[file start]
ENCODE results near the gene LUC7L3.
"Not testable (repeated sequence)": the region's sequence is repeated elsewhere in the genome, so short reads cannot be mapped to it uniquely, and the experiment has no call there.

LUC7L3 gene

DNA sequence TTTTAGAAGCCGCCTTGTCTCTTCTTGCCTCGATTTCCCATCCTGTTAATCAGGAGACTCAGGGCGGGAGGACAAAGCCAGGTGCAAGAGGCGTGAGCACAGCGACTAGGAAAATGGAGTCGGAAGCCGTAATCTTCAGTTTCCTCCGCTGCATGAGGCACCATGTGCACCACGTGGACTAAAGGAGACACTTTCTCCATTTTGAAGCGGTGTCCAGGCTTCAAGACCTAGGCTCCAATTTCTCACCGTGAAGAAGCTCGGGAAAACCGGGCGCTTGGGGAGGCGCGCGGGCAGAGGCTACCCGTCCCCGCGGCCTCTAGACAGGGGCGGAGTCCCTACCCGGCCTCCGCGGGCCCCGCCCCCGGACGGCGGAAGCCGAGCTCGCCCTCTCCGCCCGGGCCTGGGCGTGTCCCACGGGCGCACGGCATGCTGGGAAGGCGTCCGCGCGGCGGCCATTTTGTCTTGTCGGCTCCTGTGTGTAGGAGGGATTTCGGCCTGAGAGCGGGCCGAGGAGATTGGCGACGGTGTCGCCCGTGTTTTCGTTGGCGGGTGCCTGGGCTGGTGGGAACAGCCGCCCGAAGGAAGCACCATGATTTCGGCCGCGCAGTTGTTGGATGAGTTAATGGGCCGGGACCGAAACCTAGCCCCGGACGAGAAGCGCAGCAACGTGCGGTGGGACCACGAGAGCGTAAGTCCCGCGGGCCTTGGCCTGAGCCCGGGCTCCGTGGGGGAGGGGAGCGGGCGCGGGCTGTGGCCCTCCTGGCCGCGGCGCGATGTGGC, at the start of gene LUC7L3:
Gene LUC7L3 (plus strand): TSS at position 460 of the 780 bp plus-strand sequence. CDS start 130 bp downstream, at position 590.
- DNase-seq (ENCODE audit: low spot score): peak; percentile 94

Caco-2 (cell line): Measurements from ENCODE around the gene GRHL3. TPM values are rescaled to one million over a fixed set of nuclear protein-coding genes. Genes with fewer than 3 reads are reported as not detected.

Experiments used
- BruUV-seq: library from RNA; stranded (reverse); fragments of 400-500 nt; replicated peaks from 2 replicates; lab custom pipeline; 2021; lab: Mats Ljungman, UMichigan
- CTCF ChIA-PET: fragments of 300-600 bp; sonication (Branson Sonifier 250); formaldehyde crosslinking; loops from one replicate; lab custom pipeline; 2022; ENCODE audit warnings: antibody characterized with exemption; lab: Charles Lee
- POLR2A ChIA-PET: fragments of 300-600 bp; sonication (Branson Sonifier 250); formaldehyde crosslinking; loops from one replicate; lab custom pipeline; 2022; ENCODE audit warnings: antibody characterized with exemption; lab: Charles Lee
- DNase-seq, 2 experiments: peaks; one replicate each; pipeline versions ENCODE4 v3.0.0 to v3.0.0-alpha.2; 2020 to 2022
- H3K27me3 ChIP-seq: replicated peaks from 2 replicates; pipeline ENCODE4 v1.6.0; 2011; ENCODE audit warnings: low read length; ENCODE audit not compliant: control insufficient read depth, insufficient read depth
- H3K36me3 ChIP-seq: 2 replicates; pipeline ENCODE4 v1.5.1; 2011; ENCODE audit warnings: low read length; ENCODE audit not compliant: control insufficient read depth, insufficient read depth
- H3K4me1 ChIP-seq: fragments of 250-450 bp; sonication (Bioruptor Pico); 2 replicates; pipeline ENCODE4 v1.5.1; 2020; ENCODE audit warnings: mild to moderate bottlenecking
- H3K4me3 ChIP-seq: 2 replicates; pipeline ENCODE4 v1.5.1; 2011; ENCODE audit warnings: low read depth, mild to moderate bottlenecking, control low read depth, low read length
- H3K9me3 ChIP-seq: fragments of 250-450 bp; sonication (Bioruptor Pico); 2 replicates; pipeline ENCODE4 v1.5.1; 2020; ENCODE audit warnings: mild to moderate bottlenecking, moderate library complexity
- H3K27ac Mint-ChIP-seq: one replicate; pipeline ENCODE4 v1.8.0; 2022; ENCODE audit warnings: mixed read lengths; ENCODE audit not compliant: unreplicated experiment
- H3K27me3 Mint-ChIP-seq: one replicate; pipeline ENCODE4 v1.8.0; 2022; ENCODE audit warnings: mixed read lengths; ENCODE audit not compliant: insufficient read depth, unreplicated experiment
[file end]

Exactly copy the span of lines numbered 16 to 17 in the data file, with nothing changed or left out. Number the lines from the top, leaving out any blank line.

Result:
- H3K4me3 ChIP-seq: 2 replicates; pipeline ENCODE4 v1.5.1; 2011; ENCODE audit warnings: low read depth, mild to moderate bottlenecking, control low read depth, low read length
- H3K9me3 ChIP-seq: fragments of 250-450 bp; sonication (Bioruptor Pico); 2 replicates; pipeline ENCODE4 v1.5.1; 2020; ENCODE audit warnings: mild to moderate bottlenecking, moderate library complexity